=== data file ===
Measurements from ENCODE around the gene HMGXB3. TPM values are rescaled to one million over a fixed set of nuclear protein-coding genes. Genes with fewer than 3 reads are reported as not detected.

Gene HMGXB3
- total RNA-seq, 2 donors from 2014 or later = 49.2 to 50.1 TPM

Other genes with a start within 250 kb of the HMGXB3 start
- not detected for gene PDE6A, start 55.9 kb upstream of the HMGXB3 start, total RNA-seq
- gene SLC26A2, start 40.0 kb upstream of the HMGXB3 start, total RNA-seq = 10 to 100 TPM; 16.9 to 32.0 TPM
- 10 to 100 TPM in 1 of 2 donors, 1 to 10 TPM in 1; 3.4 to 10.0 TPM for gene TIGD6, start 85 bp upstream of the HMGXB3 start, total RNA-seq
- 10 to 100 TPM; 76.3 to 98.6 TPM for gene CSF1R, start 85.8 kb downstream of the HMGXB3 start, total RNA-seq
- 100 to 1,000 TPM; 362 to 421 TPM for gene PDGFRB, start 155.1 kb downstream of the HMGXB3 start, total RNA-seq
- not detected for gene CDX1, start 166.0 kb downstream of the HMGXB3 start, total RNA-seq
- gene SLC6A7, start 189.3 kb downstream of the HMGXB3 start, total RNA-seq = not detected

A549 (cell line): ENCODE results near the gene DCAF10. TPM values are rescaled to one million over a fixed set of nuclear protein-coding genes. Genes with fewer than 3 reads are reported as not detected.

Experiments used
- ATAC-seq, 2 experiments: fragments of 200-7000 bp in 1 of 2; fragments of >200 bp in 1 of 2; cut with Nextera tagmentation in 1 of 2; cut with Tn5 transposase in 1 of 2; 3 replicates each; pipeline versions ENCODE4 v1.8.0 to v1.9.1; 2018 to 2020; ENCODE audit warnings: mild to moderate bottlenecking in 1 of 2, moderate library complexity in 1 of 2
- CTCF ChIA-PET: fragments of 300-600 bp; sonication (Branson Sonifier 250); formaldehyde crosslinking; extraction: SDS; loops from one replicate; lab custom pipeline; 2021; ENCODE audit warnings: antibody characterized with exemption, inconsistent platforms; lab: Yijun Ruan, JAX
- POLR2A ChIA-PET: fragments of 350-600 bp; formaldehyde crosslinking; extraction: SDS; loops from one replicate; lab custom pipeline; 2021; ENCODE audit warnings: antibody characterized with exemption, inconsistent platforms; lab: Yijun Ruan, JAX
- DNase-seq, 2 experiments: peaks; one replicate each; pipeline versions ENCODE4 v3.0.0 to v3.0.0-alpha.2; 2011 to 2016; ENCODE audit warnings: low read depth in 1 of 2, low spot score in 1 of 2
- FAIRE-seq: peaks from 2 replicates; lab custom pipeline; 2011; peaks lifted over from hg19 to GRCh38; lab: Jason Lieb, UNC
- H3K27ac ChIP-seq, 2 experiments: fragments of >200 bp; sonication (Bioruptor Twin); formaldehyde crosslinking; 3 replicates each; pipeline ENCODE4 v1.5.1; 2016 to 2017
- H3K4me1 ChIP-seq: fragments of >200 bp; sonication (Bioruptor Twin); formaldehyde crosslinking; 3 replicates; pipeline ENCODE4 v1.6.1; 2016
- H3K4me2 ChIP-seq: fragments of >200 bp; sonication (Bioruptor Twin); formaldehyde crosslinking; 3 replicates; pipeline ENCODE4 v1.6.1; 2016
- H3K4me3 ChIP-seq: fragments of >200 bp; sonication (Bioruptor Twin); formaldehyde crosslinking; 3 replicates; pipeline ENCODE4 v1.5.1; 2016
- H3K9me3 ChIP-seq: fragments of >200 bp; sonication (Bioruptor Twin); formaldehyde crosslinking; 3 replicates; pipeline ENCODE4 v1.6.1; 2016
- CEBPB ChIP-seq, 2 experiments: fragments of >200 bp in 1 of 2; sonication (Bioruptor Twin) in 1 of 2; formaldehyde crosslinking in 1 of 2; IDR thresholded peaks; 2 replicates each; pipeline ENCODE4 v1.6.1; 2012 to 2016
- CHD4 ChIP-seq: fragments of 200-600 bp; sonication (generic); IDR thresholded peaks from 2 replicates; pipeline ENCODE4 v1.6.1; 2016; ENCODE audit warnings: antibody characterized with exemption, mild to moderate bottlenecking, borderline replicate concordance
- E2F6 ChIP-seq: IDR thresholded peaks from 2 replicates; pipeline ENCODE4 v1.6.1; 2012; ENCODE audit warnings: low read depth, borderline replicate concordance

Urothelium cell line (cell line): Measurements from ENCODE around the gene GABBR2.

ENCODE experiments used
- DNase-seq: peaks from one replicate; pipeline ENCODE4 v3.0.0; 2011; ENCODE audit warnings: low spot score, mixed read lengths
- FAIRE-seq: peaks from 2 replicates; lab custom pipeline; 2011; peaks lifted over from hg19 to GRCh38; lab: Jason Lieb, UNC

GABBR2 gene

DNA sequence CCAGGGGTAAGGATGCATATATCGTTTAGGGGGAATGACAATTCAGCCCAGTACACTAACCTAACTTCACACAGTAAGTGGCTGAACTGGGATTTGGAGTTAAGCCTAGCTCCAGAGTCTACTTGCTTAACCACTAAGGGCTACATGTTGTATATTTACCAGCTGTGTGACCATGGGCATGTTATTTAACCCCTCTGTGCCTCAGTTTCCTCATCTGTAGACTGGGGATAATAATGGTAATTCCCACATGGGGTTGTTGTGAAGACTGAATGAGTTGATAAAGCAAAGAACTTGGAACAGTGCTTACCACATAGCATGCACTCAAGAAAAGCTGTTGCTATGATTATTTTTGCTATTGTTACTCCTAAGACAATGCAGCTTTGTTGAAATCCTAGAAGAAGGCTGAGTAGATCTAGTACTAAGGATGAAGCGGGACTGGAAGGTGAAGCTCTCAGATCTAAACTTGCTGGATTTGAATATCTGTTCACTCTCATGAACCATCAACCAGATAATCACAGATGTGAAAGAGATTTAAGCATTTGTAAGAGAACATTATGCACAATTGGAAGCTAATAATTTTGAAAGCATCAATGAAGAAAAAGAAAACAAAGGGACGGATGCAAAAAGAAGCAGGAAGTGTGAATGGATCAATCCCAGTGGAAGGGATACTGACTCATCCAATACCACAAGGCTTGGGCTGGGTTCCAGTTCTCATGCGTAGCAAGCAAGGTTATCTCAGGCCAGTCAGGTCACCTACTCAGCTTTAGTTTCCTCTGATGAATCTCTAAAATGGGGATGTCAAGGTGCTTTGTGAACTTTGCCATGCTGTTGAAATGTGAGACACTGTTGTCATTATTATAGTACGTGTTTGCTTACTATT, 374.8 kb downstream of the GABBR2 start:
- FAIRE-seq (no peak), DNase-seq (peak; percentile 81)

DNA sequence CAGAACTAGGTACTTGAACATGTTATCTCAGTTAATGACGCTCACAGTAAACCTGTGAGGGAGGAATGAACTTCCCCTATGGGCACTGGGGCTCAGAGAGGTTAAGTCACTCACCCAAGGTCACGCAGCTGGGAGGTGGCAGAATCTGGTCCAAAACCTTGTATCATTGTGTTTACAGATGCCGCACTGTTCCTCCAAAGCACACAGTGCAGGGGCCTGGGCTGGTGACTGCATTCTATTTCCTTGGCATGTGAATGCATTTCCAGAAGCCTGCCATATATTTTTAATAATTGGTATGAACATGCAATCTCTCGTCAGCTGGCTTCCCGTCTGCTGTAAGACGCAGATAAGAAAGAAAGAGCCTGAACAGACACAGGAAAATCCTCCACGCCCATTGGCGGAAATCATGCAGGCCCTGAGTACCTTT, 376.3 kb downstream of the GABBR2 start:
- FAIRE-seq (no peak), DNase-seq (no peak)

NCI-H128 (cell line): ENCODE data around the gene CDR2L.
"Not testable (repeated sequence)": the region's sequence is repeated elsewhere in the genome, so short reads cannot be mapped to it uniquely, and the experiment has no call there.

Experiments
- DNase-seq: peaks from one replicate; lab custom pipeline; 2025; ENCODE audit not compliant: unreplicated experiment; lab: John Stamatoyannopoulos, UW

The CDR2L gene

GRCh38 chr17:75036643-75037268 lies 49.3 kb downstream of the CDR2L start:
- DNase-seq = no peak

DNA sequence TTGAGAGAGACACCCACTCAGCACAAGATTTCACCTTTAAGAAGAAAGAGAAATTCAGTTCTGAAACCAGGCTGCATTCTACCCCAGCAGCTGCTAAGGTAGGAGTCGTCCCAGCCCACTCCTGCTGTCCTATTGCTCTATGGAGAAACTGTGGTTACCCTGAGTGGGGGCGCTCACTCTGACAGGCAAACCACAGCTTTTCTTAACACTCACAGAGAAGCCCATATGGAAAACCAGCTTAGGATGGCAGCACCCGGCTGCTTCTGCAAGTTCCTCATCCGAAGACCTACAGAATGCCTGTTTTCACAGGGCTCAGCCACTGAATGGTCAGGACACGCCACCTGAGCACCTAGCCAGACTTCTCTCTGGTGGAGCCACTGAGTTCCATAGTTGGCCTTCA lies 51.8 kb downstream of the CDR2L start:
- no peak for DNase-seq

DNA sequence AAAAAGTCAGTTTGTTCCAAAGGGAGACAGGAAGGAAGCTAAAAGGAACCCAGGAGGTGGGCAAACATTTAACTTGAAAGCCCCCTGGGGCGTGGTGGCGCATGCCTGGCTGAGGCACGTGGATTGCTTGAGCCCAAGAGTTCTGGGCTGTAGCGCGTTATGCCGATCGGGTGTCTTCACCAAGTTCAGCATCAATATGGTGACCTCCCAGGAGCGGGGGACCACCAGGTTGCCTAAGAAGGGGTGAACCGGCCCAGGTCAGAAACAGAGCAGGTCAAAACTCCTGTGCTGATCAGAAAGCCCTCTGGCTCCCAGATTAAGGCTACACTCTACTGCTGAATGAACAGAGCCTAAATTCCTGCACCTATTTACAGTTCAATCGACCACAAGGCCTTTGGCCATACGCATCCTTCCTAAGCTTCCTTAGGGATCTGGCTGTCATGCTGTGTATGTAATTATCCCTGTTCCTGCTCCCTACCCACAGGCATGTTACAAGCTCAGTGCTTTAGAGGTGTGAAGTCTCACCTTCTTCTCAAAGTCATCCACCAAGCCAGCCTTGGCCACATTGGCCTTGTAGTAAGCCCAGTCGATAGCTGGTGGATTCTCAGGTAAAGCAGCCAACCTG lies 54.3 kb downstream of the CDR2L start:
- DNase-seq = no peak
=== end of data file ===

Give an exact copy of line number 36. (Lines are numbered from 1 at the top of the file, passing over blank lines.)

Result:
NCI-H128 (cell line): ENCODE data around the gene CDR2L.